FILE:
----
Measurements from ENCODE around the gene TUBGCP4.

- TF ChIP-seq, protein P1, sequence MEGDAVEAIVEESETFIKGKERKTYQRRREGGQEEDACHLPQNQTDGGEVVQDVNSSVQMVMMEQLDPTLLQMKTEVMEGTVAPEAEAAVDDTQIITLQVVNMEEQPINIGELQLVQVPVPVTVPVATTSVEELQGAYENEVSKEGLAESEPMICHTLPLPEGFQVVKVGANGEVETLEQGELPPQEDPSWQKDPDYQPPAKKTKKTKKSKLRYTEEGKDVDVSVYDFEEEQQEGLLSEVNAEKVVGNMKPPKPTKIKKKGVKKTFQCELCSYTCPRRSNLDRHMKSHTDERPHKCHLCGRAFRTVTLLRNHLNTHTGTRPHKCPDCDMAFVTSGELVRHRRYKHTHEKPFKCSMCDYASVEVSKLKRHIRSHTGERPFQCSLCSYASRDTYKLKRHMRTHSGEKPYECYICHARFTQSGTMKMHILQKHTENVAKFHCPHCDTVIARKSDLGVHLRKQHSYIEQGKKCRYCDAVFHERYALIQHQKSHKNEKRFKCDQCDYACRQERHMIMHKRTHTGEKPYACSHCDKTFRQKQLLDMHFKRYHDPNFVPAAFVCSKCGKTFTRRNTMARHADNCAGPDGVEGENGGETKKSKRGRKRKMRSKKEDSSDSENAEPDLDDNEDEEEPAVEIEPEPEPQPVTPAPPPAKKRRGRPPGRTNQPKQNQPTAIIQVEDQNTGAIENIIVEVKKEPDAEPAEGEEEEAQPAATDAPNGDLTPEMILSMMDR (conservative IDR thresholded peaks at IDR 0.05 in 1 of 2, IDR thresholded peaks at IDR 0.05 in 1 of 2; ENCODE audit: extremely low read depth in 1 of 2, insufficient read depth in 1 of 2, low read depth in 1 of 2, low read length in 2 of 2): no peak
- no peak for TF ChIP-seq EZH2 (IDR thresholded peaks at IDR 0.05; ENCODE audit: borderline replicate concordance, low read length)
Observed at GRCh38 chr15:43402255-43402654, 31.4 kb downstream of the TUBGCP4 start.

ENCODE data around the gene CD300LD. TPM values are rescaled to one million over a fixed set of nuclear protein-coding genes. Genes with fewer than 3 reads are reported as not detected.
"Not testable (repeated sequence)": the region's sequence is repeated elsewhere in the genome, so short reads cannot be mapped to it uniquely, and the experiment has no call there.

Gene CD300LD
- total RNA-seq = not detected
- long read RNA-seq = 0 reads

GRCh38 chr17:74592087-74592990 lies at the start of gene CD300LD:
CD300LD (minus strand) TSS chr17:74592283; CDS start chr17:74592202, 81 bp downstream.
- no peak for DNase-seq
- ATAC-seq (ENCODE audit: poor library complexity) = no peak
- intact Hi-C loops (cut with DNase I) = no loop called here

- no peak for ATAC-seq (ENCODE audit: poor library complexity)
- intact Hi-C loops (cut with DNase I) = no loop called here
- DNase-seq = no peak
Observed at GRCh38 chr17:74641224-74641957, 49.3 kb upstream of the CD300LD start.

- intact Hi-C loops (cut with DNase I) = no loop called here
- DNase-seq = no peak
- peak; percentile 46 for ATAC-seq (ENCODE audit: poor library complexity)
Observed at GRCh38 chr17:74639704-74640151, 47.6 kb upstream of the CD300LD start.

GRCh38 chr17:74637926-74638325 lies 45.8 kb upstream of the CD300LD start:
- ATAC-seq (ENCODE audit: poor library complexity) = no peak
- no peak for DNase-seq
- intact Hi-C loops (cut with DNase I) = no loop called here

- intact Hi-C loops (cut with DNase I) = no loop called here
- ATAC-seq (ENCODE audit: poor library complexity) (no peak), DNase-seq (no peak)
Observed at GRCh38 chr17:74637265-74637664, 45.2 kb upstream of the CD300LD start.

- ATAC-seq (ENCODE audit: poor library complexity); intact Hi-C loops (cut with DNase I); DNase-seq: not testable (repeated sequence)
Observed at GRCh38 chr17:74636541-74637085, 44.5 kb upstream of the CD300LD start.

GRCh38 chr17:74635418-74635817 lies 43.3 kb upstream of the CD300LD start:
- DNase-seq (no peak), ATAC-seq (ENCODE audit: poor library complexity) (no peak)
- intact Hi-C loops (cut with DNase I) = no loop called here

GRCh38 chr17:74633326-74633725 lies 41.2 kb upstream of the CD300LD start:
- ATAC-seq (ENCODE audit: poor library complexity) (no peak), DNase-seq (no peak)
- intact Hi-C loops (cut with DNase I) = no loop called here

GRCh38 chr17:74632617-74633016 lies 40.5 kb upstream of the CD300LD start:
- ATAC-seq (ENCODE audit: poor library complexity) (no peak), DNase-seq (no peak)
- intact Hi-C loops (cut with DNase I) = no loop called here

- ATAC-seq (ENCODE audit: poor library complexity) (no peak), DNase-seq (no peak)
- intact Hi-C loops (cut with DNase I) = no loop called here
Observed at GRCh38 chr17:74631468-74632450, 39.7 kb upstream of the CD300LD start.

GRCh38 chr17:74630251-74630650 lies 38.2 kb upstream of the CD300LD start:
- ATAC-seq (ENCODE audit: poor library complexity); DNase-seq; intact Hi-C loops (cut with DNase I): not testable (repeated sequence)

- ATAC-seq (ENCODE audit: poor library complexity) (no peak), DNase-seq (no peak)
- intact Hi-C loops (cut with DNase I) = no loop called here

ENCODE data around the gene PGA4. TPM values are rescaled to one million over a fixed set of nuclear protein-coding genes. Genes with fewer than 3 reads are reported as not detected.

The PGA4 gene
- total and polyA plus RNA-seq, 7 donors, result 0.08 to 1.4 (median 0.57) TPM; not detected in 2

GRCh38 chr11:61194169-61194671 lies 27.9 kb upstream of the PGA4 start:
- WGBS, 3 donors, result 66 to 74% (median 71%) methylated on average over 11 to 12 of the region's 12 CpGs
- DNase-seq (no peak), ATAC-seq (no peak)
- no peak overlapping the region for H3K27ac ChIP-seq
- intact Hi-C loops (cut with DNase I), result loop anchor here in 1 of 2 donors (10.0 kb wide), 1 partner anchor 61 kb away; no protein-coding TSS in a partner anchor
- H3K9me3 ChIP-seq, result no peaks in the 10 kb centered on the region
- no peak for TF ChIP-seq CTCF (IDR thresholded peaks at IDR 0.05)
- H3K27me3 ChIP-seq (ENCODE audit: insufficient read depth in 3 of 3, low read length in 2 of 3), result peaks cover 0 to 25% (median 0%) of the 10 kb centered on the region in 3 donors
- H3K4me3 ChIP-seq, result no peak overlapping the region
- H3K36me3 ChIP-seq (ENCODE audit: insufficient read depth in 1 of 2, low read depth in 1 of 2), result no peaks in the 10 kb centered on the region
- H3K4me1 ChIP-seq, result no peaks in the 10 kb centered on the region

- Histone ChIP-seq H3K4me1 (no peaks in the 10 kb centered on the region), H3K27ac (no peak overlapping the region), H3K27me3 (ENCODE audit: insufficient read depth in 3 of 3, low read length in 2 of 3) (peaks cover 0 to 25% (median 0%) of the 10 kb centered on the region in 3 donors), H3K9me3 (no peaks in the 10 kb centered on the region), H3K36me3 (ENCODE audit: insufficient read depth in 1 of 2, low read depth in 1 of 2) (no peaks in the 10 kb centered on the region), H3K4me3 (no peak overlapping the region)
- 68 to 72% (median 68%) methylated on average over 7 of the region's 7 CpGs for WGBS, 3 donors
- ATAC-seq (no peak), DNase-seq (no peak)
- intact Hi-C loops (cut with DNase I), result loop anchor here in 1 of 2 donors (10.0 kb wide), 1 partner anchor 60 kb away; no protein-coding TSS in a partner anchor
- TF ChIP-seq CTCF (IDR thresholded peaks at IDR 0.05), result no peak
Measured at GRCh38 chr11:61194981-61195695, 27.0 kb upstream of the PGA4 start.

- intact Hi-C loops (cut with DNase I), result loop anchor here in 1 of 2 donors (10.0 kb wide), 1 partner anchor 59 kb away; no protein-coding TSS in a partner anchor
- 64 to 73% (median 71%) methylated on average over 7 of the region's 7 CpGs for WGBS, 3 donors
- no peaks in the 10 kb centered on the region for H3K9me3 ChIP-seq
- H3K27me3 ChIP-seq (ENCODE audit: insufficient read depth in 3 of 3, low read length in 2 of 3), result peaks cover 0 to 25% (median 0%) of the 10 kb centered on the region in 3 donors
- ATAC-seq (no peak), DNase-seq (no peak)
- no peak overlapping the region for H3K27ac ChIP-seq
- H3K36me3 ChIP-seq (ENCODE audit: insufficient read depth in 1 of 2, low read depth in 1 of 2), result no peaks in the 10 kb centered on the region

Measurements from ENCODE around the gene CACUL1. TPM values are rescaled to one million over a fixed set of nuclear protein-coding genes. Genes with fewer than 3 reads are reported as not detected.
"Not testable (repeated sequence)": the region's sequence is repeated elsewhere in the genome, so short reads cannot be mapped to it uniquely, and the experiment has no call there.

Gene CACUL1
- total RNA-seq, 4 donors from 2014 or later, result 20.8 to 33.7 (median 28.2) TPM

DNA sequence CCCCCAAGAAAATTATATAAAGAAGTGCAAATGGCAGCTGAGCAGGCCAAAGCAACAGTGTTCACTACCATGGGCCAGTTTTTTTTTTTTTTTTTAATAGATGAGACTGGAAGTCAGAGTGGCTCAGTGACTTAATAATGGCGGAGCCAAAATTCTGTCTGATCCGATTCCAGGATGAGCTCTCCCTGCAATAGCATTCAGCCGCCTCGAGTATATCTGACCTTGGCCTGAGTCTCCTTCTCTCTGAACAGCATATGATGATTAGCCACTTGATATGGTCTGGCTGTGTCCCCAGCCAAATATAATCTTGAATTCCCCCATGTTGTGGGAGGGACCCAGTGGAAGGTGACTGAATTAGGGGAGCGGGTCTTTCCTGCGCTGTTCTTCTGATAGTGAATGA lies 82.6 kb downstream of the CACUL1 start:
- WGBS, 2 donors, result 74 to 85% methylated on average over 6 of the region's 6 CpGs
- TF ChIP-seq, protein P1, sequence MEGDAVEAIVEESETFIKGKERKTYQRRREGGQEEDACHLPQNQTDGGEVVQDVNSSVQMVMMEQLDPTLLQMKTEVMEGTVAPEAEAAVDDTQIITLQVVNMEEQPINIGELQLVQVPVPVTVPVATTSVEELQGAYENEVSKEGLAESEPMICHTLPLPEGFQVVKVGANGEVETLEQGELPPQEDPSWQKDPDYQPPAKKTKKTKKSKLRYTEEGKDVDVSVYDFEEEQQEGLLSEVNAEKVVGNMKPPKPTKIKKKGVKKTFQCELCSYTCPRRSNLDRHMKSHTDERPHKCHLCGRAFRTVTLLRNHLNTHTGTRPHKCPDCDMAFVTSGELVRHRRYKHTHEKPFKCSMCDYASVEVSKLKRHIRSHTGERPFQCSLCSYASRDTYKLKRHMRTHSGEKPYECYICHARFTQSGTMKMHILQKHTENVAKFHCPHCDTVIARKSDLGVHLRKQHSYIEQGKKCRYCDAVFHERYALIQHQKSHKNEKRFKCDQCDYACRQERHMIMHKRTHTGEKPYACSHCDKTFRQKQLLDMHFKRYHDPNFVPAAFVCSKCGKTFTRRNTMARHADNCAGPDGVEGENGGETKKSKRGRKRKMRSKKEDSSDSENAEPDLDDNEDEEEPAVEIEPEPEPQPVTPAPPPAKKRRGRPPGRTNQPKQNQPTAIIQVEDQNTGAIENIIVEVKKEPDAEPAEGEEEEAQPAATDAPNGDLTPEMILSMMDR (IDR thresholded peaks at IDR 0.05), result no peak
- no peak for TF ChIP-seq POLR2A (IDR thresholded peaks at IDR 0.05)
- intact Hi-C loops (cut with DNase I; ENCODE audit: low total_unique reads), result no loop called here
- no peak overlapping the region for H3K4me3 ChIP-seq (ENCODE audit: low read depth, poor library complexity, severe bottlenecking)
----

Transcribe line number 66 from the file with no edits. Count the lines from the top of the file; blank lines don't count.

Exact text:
- TF ChIP-seq CTCF (IDR thresholded peaks at IDR 0.05), result no peak